Build on­line pro­file to at­tract em­ploy­ers

Mt Druitt - St Mary's Standard (East) - - CAREERS - Janita Singh For more de­tails see: jane­jack­son­coach.com

HAV­ING a solid so­cial me­dia pres­ence can help with job hunt­ing, ca­reer plan­ning, es­tab­lish­ing your “brand name” and net­work­ing ac­tiv­i­ties.

Ca­reer man­age­ment coach and au­thor Jane Jack­son says the re­cruit­ment process has changed dra­mat­i­cally in re­cent years with em­ploy­ers and em­ploy­ees of­ten com­mu­ni­cat­ing through so­cial me­dia plat­forms like LinkedIn.

“Al­most all job ap­pli­ca­tions are ad­ver­tised on­line … so­cial me­dia is a great way to de­velop our own brand be­cause every so­cial me­dia plat­form has a global reach,’’ Jack­son says.

“If you hope to reach po­ten­tial hir­ing man­agers in an­other city, state or coun­try, you can do so as well.

“Also when it comes to job seek­ing via LinkedIn, hav­ing pre­vi­ous man­agers and col­leagues write rec­om­men­da­tions for you to in­clude in your on­line pro­file gives you cred­i­bil­ity in­stantly.”

But it is worth re­mem­ber­ing that while so­cial me­dia net­works can help you find a job or sell your brand, they won’t do it on their own, Jack­son says.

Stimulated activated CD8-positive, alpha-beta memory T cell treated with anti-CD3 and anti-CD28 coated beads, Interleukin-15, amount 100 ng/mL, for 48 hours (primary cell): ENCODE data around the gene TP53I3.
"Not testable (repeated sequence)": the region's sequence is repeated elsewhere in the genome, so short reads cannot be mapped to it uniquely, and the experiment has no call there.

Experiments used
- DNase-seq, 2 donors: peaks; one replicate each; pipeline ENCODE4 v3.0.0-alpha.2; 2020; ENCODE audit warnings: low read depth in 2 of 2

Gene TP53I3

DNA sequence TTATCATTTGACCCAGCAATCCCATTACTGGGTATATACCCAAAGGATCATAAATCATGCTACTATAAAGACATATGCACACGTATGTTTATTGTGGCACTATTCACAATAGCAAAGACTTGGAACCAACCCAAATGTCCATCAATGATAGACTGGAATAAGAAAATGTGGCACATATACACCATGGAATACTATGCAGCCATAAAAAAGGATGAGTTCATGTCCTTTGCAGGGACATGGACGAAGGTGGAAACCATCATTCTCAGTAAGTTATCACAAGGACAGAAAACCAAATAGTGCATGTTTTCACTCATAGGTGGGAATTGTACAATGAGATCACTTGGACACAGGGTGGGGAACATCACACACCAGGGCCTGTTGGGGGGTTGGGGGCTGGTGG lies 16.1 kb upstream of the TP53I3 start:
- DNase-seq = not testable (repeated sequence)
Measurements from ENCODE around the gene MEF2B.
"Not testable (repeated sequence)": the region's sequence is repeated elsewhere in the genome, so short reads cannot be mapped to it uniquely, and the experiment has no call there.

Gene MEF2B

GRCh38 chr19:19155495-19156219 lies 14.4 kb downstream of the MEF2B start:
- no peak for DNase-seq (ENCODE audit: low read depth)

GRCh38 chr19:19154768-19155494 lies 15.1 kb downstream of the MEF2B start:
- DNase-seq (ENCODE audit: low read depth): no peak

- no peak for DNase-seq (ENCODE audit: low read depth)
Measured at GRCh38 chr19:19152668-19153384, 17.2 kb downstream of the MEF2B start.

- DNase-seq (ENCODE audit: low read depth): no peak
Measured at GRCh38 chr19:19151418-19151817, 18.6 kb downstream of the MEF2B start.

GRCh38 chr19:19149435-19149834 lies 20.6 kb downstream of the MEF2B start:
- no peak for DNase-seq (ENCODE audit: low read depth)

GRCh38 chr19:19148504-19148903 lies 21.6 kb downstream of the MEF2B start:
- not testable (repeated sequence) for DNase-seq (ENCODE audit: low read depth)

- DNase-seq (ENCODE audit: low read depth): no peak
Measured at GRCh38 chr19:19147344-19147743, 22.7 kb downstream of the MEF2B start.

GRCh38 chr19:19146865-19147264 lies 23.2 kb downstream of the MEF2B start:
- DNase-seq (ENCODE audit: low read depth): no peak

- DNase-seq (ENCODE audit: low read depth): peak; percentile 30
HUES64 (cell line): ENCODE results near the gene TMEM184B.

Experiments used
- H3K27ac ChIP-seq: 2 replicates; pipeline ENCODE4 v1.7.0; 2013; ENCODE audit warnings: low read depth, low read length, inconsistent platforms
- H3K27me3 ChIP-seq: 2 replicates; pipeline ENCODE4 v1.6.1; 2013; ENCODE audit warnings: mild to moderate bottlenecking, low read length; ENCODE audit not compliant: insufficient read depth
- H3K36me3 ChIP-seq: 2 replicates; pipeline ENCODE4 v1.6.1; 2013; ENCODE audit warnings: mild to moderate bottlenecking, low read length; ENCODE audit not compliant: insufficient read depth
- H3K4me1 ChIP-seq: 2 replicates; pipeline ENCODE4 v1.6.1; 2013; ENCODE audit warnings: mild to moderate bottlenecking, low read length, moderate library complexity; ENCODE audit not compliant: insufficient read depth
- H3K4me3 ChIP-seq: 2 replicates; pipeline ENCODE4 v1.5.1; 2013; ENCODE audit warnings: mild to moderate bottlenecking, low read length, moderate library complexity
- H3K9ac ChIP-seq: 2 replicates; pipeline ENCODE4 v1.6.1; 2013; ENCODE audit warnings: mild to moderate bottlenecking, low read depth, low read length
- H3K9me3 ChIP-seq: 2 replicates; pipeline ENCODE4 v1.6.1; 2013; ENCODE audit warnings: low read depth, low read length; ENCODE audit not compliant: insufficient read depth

You need to be strate­gic and proac­tive in how you use them.

“Be­cause of the high per­cent­age of re­cruiters sourc­ing for can­di­dates on web­sites like LinkedIn, it is es­sen­tial to make sure to cre­ate a strong pro­fes­sional pro­file that projects you in the de­sired di­rec­tion and into your dream role,’’ Jack­son says.

“Be aware that what you post on your so­cial me­dia chan­nels forms part of your on­line ‘brand’ and a few drunken pho­tos may cast doubt on your val­ues and pro­fes­sion­al­ism.

“Ev­ery­thing you post should be an ex­ten­sion of your pro­fes­sional brand so that when­ever you turn up in the news­feed, it re­in­forces what you have to of­fer pro­fes­sion­ally in your area of ex­per­tise.”

So what catches the eyes of po­ten­tial em­ploy­ers and re­cruiters on­line?

Some­thing of­ten over­looked is a well writ­ten pro­file – with no gram­mar or spell­ing er­rors.

Jack­son says your on­line pro­file should also in­clude:

A clear and pro­fes­sional pro­file photo

A head­line to high­light your key ar­eas of ex­per­tise

Em­ploy­ment his­tory and aca­demic qual­i­fi­ca­tions

A clear sum­mary that high­lights your skills and achieve­ments. Don’t in­clude: Your date of birth A fuzzy in­ap­pro­pri­ate photo taken with your dog; or with sun­glasses

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